Hot Rotor Case, Lubrication & Energetic Fluids
July 9, 2001
This is the seventh and final regular article on how to build a Tesla turbine from discarded engine cases. After covering this month's topics of the hot-rotor case, lubrication and energetic fluids, you will have a working knowledge of applying boundary-layer turbine principles to any kind of motive power application.
Hot Rotor Case
In Figure A we see the completely assembled turbine just prior to fitting the hot rotor case components.
|Figure B shows the hot rotor case back plate attached to an upper and lower plate, which are in turn bolted to the bearing case. The upper plate is locked down using the pre-existing cylinder tie-down bolts, while the bottom plate is secured using the engine mounting bolts.|
Spacing between the hot rotor case and the adjacent rotor pack is not critical for efficient engine operation. A clearance of approximately 0.125 inch is about right -- just make sure your shaft assembly has little or no end-play or else the disk pack will contact the housing!
The nozzle is simply a square or round channel welded to the case ring and positioned tangentially to the outer edge of the disk pack. Depending on the gas/fluid used, nozzle inserts of various diameters are secured inside the channel to obtain the highest fluid velocity. Efficiency increases as the square of the fluid velocity, so the faster you move the fluid, the more efficient the engine.
Generally speaking, a convergent-divergent nozzle insert will yield the highest fluid velocities. Also, an important design tip to keep in mind: the width of the nozzle should never be wider than the disk pack -- this will ensure that gases will not escape past the end disks.
Since the life of the turbine is in its bearings, special care must be taken in providing adequate lubrication for the speeds involved. The best ways of becoming familiar with bearing lubrication methods are to either download the information directly from NTN or Timken, etc. online, or order their bearing manuals. NTN's excellent manual -- catalog #2200II/E -- provides all of the know-how for lubricating their bearings for long life in the speed ranges we address.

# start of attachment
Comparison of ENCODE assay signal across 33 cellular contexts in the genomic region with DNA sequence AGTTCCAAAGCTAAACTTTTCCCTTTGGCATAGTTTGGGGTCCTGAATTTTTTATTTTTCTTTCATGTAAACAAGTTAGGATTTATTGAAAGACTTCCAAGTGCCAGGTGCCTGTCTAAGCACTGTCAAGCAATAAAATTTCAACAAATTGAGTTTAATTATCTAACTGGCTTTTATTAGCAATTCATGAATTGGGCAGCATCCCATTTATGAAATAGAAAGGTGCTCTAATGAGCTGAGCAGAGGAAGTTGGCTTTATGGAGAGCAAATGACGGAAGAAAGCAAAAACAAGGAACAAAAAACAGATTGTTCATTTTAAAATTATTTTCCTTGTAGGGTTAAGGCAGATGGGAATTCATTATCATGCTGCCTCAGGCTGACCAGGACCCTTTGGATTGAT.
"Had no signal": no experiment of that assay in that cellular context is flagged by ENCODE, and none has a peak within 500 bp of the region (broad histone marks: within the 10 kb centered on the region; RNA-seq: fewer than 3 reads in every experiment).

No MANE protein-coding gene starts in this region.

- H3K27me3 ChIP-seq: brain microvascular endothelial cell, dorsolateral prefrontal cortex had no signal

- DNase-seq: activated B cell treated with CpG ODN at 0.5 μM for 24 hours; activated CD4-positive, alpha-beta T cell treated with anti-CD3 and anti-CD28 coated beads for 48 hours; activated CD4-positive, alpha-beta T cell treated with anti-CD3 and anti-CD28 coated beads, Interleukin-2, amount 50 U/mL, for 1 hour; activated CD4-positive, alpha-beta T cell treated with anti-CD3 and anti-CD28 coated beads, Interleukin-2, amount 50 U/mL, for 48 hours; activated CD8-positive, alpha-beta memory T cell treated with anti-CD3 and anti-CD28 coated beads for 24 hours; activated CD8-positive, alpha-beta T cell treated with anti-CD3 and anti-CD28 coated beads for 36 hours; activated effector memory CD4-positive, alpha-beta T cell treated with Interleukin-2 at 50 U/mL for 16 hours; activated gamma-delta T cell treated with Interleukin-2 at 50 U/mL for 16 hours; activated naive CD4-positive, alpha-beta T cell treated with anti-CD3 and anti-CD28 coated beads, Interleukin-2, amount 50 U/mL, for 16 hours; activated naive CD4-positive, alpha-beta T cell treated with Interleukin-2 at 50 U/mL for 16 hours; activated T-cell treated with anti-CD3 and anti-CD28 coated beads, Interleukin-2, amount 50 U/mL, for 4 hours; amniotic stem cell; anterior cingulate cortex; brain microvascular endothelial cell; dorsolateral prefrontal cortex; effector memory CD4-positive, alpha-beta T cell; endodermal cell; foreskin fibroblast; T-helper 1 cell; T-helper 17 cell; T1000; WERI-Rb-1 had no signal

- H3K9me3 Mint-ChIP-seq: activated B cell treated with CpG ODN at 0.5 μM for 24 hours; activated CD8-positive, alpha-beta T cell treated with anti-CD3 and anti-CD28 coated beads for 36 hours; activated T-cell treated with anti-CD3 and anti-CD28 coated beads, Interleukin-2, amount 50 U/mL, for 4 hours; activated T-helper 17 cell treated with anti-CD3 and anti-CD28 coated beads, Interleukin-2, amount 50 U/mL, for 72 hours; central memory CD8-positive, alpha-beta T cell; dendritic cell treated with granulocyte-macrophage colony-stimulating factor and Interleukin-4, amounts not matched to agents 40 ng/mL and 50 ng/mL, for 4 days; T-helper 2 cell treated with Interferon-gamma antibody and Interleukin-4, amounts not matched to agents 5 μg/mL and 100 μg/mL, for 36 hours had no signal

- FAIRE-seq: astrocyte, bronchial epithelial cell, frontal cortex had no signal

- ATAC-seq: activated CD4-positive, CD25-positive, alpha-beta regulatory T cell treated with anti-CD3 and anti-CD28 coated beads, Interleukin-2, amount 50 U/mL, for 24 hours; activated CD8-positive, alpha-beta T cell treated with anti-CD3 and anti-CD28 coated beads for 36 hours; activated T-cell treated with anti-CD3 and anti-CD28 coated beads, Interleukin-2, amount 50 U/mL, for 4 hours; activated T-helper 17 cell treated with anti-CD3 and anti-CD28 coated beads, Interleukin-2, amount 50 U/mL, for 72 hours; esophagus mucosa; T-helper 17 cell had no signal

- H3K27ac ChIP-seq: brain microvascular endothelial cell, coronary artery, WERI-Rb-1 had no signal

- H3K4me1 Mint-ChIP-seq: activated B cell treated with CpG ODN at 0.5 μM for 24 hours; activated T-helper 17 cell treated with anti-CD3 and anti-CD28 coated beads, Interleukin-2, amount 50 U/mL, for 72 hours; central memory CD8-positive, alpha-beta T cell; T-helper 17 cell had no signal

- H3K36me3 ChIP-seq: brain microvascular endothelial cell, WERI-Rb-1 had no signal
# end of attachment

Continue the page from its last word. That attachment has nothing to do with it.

For very short test runs you can simply fill the case to the middle of the lower rolling elements -- using a high quality turbine/lathe oil. Mobil provides an excellent DTE 24 series oil which will work in place of turbine oil, and is relatively low cost -- about $10 to $12 per gallon.
For extended engine use, use a lubrication method as described in the NTN manual -- splash, drip, circulation, spray, and jet, with jet methods allowing up to three times the rated bearing speed.
To power your turbine you may use a number of fluids including compressed air, steam, hot gas, or a combination of all three. In fact, for certain applications such as torque converters and transmissions you can use heavier fluids such as water and oil.
The application of Tesla's turbine to any power situation is only limited by the imagination!
Well, that about wraps it up for this series of articles. As some of you get your engines built and running I'm sure you'll have minor problems that need resolving. Drop us an email for help and we'll see what we can do.
Coming up in future articles... feedback from a turbine enthusiast who built his own pulse combustion Tesla engine!
Let us know how your project turns out!
Last updated: 04/17/02 02:28 PM